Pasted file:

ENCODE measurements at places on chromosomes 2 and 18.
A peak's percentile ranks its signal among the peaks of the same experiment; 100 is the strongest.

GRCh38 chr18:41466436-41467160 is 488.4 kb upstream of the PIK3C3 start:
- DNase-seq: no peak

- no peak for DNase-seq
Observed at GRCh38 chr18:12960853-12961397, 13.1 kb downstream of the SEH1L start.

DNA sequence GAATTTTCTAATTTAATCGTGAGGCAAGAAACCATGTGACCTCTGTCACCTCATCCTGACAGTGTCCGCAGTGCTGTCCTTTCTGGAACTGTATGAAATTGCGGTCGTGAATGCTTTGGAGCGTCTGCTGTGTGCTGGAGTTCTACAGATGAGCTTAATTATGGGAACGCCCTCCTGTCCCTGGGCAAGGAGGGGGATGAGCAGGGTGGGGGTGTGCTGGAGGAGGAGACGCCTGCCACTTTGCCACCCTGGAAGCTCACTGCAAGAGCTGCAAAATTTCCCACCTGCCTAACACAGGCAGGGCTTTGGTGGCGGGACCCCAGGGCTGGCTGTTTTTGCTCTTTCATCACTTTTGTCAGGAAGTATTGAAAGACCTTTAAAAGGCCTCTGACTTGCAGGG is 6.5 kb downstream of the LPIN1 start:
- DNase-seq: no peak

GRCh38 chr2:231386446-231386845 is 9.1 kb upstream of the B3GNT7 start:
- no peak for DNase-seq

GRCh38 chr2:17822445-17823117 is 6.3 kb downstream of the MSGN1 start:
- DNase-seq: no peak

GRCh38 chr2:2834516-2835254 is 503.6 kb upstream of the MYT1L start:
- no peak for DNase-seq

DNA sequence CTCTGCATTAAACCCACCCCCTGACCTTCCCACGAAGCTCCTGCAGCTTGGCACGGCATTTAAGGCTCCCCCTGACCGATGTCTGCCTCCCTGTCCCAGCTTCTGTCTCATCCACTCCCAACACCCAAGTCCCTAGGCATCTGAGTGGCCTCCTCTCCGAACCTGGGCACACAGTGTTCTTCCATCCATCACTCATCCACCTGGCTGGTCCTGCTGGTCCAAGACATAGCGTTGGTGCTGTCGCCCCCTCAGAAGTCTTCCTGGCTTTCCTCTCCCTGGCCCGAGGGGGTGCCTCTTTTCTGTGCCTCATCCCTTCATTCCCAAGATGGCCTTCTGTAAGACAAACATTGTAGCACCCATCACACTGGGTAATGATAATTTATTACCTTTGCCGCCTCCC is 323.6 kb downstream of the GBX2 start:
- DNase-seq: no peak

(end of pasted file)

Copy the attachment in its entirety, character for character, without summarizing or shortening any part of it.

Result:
ENCODE measurements at places on chromosomes 2 and 18.
A peak's percentile ranks its signal among the peaks of the same experiment; 100 is the strongest.

GRCh38 chr18:41466436-41467160 is 488.4 kb upstream of the PIK3C3 start:
- DNase-seq: no peak

- no peak for DNase-seq
Observed at GRCh38 chr18:12960853-12961397, 13.1 kb downstream of the SEH1L start.

DNA sequence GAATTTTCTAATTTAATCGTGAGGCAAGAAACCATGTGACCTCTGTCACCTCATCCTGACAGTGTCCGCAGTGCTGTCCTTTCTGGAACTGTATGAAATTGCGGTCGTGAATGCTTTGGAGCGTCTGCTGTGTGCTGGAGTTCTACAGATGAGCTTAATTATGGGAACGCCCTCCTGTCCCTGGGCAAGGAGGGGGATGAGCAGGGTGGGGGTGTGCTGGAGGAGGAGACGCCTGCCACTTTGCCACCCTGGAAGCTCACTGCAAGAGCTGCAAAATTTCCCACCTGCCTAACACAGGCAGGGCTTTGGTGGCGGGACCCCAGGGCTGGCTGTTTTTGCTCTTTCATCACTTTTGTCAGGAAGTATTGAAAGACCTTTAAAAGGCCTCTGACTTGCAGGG is 6.5 kb downstream of the LPIN1 start:
- DNase-seq: no peak

GRCh38 chr2:231386446-231386845 is 9.1 kb upstream of the B3GNT7 start:
- no peak for DNase-seq

GRCh38 chr2:17822445-17823117 is 6.3 kb downstream of the MSGN1 start:
- DNase-seq: no peak

GRCh38 chr2:2834516-2835254 is 503.6 kb upstream of the MYT1L start:
- no peak for DNase-seq

DNA sequence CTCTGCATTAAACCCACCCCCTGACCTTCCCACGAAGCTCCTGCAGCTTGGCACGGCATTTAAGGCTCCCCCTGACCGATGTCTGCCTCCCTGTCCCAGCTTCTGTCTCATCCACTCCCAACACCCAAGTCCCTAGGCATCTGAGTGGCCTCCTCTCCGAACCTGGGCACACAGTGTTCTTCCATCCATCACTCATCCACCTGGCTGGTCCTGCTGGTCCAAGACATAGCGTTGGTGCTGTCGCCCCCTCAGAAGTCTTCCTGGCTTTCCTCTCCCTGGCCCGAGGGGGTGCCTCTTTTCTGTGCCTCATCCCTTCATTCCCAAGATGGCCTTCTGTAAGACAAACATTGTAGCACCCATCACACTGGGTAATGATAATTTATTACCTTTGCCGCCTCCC is 323.6 kb downstream of the GBX2 start:
- DNase-seq: no peak